Access to medical exams a roadblock for Ukrainians wanting to work in Canada

Ukrainians fleeing war are encountering roadblocks they didn’t expect as they look for work in Canada. One is a requirement for a medical exam that is expensive and can be hard to access.

Employers in fields like health care and farming are also frustrated with delays in filling jobs

Dmytro Malyk and his mother, Halyna, look over her work permit at their home in Winnipeg. Halyna and other newly arrived Ukrainians are not allowed to work with children, in health care or agriculture until their paperwork has been re-issued following a medical exam. (Trevor Brine/CBC)

Ukrainians fleeing war are encountering roadblocks they didn't expect as they look for work in Canada.

One is a requirement for a medical exam that is expensive and can be hard to access. Another is the time it's taking to update their work permits once that medical exam is done.

That's important because they're not allowed to work with children, in health care or in agriculture until their paperwork has been re-issued.

"I was very glad to get this work permit, and then I read that there are several restrictions," said Halyna Malyk, who is now living with her son in Winnipeg.

That's a concern for Malyk, who has a PhD in education with a specialty in teaching English as a second language and translating English and French. She's an associate professor at Ivano-Frankivsk National Technical University of Oil and Gas in Ukraine.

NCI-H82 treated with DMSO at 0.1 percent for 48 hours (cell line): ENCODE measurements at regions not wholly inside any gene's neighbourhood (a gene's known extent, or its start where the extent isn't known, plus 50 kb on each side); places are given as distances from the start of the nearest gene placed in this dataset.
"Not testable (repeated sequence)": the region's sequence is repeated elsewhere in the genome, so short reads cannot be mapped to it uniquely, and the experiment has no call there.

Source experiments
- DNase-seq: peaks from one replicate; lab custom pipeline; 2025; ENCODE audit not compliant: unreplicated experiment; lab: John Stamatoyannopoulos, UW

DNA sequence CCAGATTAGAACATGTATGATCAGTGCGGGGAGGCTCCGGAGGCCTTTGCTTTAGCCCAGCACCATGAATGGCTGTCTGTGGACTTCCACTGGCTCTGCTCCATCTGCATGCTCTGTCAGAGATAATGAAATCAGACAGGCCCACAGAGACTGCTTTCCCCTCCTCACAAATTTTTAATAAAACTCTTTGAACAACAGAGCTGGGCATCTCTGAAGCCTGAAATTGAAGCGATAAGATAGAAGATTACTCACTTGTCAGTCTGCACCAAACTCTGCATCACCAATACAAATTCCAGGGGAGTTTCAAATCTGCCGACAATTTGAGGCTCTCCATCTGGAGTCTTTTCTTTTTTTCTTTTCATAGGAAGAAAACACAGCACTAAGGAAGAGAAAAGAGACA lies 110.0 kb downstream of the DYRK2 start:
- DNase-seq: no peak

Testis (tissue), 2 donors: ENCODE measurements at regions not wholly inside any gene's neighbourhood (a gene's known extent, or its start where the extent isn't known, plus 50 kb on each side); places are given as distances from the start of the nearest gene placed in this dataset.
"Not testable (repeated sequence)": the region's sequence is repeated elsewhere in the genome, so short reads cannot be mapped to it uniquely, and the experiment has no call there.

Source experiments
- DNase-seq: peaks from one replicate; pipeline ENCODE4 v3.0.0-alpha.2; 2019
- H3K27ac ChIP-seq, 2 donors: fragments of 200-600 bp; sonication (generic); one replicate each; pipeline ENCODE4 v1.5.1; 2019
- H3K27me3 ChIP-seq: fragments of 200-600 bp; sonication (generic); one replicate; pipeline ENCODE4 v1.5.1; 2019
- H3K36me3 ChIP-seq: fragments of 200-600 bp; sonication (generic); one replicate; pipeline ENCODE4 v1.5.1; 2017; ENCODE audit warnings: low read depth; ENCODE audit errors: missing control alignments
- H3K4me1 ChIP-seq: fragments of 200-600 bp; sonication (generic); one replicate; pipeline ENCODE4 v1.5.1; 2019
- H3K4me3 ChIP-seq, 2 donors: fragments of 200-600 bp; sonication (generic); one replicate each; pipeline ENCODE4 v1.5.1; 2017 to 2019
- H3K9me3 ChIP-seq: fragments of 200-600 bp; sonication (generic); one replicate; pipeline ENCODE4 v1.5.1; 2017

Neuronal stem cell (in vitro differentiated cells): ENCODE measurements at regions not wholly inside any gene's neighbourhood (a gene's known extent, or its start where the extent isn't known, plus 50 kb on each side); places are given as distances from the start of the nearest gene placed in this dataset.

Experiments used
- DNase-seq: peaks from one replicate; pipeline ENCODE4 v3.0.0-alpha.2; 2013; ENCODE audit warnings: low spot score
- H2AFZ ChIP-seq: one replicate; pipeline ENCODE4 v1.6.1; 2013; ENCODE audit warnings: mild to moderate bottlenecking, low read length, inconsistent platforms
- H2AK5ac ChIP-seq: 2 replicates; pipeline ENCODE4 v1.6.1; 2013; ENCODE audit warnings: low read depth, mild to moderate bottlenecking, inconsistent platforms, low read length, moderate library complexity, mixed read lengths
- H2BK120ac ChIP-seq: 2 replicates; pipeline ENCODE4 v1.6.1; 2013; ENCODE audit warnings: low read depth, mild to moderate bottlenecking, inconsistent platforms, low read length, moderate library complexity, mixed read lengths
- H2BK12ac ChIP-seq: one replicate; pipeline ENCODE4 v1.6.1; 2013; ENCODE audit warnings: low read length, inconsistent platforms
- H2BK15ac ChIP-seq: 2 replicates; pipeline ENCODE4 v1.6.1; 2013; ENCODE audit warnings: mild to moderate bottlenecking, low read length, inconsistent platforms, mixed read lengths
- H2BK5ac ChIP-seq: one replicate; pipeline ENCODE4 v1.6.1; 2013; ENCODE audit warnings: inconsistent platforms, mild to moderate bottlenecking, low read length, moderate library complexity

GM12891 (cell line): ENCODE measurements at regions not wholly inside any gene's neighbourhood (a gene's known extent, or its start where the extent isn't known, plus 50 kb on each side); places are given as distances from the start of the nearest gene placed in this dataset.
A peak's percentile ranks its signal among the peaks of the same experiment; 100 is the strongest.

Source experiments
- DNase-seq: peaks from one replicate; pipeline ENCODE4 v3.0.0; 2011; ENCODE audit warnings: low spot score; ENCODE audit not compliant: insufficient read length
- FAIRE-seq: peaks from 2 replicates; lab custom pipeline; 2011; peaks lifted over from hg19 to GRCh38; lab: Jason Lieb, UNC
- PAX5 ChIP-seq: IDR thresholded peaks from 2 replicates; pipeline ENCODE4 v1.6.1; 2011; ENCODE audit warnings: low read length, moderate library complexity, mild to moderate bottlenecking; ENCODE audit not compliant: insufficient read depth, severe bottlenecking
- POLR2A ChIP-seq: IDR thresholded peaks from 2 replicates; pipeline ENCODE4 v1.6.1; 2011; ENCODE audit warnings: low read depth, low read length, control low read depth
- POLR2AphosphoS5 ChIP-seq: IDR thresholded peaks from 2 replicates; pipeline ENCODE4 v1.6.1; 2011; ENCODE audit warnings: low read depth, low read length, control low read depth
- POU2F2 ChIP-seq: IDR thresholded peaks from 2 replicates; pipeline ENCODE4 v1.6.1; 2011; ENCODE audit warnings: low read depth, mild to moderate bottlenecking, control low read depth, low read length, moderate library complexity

A monument to poet Ivan Franko is covered with sand bags for protection, amid Russia's invasion of Ukraine, in Malyk's hometown of Ivano-Frankivsk, Ukraine, April 6, 2022. (Yuriy Rylchuk/Reuters)

Even though she fled Ukraine in the early days of the invasion, Malyk still conducts her university courses online everyday, teaching students who are now scattered around the world because of Russia's invasion.

Her university can't pay her right now but she's committed to helping her students finish their courses.

"I have to teach and then I have to develop some materials and I have to evaluate and just to calm them down sometimes, you know, because they feel terrible," she said.

Normally, people applying for open work permits, or living in countries with a higher incidence of serious communicable diseases, like tuberculosis, for six months in the year before their arrival, need to submit the results of a medical diagnostic test overseas before they can come to Canada.

Halyna Malyk, upper left corner, conducts her university courses online from Winnipeg, teaching students who were forced to leave Ukraine because of Russia's invasion. (Halyna Malyk)

Under Ottawa's expedited visa process, the Canada-Ukraine Authorization for Emergency Travel (CUAET), Canada's immigration department is waiving that requirement.

Instead, Ukranians have 90 days after their arrival to have the exam done and submitted.

Not enough approved doctors 

For many, though, just getting their physicals is a challenge.

It can cost up to $350 per adult, and slightly less per child, adding up to a big bill for larger families.

Some provinces say they need more doctors accredited by Immigration, Refugees and Citizenship Canada (IRCC) to do the exams.